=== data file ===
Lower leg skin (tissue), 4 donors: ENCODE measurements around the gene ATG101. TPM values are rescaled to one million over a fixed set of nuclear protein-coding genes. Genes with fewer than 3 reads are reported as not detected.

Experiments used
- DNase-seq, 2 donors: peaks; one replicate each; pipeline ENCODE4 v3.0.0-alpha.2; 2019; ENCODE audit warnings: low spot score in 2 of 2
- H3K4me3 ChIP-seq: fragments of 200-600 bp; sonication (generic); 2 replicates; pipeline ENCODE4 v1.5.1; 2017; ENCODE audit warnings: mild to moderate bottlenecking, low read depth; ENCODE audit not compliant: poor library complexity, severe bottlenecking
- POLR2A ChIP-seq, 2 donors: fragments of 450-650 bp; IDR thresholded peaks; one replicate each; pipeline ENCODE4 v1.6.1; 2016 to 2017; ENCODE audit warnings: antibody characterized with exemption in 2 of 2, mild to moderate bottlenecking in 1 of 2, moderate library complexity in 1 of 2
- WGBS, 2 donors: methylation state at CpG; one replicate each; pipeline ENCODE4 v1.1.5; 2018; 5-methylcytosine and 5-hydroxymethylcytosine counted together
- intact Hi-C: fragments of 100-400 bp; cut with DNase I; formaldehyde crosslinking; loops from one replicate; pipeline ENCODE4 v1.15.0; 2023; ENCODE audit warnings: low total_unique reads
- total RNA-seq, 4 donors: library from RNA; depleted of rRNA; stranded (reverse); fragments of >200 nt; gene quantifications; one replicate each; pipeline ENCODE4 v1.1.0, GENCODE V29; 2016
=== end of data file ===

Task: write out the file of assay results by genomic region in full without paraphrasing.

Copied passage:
Lower leg skin (tissue), 4 donors: ENCODE measurements around the gene ATG101. TPM values are rescaled to one million over a fixed set of nuclear protein-coding genes. Genes with fewer than 3 reads are reported as not detected.

Experiments used
- DNase-seq, 2 donors: peaks; one replicate each; pipeline ENCODE4 v3.0.0-alpha.2; 2019; ENCODE audit warnings: low spot score in 2 of 2
- H3K4me3 ChIP-seq: fragments of 200-600 bp; sonication (generic); 2 replicates; pipeline ENCODE4 v1.5.1; 2017; ENCODE audit warnings: mild to moderate bottlenecking, low read depth; ENCODE audit not compliant: poor library complexity, severe bottlenecking
- POLR2A ChIP-seq, 2 donors: fragments of 450-650 bp; IDR thresholded peaks; one replicate each; pipeline ENCODE4 v1.6.1; 2016 to 2017; ENCODE audit warnings: antibody characterized with exemption in 2 of 2, mild to moderate bottlenecking in 1 of 2, moderate library complexity in 1 of 2
- WGBS, 2 donors: methylation state at CpG; one replicate each; pipeline ENCODE4 v1.1.5; 2018; 5-methylcytosine and 5-hydroxymethylcytosine counted together
- intact Hi-C: fragments of 100-400 bp; cut with DNase I; formaldehyde crosslinking; loops from one replicate; pipeline ENCODE4 v1.15.0; 2023; ENCODE audit warnings: low total_unique reads
- total RNA-seq, 4 donors: library from RNA; depleted of rRNA; stranded (reverse); fragments of >200 nt; gene quantifications; one replicate each; pipeline ENCODE4 v1.1.0, GENCODE V29; 2016